Tuesday, October 21, 2008

Adoption and Religion, Part II

Here's another excerpt from that law blog:

1. It seems to me there is one important reason why we'd want to make sure that
adoptive parents raise the child in the birth parents' faith: To encourage the birth parents to put their children up for adoption, by removing or mitigating one reason for them not to do so (a fear that the child will be raised in a way that endangers the child's salvation). And that's true even if we don't share the parents' beliefs; so long as such birth parent fears are real, they may deter adoption placements that would otherwise happen, and that would help the child, the adoptive parents, the birth parents, and the taxpayers. It's true that there might be some opposite effects, if children end up being unadoptable because of long delays caused by waiting for just the right religion. But I suspect that the effects will quite likely be positive.

2. For international adoptions, there may also be similar reasons focused on the belief system of the birth parents' country. If Morocco stops allowing adoptions to
Britain or the U.S. because there's no assurance that the child will be raised Muslim, then that might materially diminish the quantity of win-win-win-win adoptions.

* * *

So the Times story, if accurate, is pretty troubling, both based on its particulars -- among other things, there's now one child who's more likely to have to spend more time in a Moroccan orphanage rather than in what seems likely to be a loving family -- and in what it says about the mistaken attitudes and priorities of the English child welfare system. I hope U.S. authorities avoid going down that path, both for First Amendment reasons and for the other reasons I outlined above.

Things I find troubling? The a priori assumption that encouraging birth parents to relinquish children is a good thing. The characterization of adoption as win-win-win-win -- sometimes, but it's more usually loss-loss/win-win. I'm not sure I want to put taxpayers on that list, as Prof.V. does.

What to you see -- positive as well as negative -- in these comments?


Wendy said...

I agree, this section was very troubling. All I was reading was commodity! I also do not see the "win-win-win-win" of the adoption situation--I guess if you feel it is your right to adopt or as a sending country that children are basically on the payroll, then you may see the four W scenerio. When are they going to acknowledge the loss of the birth family and the child? Also, is it NOT the birthparents who should choose who the AP's will be? We do that in the US. It doesn't seem we are discussing children already in an orphanage with no indication of the birthparents, we are talking about birthparent choice.


zoe'sfriendsyd said...

I think encouraging a birth parent to give up her child for adoption and a country deciding that religion is a factor for whether or not you can adopt are two different issues. I agree the birth country and birth religion should be respected. In a perfect world a birth parent was not coerced in any way to give up her child. Now, I know this is not true - birth parents can be coerced, even in our own country.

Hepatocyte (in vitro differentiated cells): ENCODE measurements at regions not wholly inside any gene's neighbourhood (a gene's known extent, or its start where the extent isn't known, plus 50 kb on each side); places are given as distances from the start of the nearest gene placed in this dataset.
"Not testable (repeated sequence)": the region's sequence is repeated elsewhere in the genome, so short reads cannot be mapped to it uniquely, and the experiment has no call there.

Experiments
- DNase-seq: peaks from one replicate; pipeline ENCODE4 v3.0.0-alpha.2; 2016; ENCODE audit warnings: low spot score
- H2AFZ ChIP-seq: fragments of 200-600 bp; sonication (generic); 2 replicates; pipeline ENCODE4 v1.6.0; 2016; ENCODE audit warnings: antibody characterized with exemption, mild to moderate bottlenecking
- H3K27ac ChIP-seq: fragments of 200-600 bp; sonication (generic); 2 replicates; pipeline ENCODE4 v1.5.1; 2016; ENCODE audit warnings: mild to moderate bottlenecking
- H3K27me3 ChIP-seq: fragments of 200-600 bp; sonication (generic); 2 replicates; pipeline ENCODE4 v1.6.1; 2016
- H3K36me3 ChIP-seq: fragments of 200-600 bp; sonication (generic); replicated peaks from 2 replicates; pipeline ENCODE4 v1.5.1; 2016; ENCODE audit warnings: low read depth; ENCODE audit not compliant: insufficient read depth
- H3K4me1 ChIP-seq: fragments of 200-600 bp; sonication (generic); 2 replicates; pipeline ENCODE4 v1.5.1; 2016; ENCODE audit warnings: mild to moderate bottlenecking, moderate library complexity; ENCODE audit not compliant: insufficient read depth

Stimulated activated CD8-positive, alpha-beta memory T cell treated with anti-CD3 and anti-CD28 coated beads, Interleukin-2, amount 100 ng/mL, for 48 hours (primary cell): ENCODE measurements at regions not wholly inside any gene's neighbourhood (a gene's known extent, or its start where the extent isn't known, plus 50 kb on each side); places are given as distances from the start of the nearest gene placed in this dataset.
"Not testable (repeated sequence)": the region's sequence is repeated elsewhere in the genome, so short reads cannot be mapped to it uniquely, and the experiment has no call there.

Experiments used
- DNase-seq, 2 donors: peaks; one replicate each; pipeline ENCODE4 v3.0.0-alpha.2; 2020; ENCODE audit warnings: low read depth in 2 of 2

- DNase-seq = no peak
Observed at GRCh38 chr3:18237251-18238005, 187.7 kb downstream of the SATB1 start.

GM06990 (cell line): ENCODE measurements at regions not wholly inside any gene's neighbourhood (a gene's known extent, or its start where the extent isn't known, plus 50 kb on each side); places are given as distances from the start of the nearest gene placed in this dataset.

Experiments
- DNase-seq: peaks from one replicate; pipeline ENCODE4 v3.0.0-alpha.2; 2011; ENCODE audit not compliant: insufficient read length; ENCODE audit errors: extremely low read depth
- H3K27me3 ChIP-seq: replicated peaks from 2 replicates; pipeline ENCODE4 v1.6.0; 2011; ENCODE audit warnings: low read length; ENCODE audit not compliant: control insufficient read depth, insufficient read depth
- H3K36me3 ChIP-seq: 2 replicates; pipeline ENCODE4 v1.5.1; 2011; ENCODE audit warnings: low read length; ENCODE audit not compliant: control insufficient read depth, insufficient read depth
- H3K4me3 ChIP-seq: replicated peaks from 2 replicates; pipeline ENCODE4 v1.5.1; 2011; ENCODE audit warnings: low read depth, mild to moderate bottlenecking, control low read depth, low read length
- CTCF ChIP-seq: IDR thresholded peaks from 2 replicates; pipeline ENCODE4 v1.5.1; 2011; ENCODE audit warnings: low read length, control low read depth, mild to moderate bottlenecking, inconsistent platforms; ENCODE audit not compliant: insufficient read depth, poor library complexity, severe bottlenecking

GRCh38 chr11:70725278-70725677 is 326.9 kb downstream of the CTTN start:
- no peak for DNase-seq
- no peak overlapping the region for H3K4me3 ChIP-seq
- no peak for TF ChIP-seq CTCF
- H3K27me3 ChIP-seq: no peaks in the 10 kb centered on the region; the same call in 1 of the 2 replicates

So taking the encouragement issue out - if a child is in an orphanage with no home - rigorous screening of religious background seems kind of pointless. A loving family is a loving family. I am not closing my eyes to the difficulties that may be associated with transracial adoption, but I am saying that having a family & home is a basic need. Many adoptees who feel displaced may be offended by this, but it's just how I see it. No, I am not going down the "be grateful for what you have" road. That is not what I mean. The essentials in life: food, clothing, shelter and a family who loves you.

Wendy from Pa. said...

My next door neighbors are from Egypt. They are Coptic (Christian) and in the minority, when they lived in Egypt. They claim they faced a lot of discrimination in Egypt, by the Muslim majority, that's why they moved to the US. They said there is no adoption in Egypt, at all, because in Egypt, a Musim can only adopt a Muslim child. Since, the authorites don't know the background of the child, they can never know for sure, that the child is Muslim. Therefore, the child is unadoptable. I thought it was sad that these children have no chance to be adopted.

Wendy, from Pa.

Wendy said...

It seems India has/had the same trouble due to the belief in the caste system (although no longer in effect legally). However, there is a movement that seems to be happening among overseas Indians to adopt and I think focusing on changing attitudes will eventually work--unfortunately, there are so many children in India in orphanages and really just a part of the cycle of poverty with/without their parents that something more needs to be done for the whole of India's population. The cities are so crowded and there really is just not enough to go around it seems as the increase of street children is on the rise.
Prejudice is hard to overcome, as we are seeing here as well, I just hope those lost in the shuffel in the meantime find homes or at the very least are able to stay with their birthfamilies, peace, and happiness.

sisterheping said...

zoe'sfriendsyd: I agree with you. No matter what, a loving home IS what a child needs.

The problem is... screening does not guarantee "good" adoptive parents, as we've heard in the news about Jade and a few other adoptees.

I'm not saying that adoptive parents can't be good parents, nor should it be assumed that they aren't good parents just because they have to take a screening test and homestudy. I'm saying that a screening test and homestudy doesn't always *necessarily* prove anything, and there are so many people who like to shot out that fact at adoptees like Defense Class 101. It doesn't always work.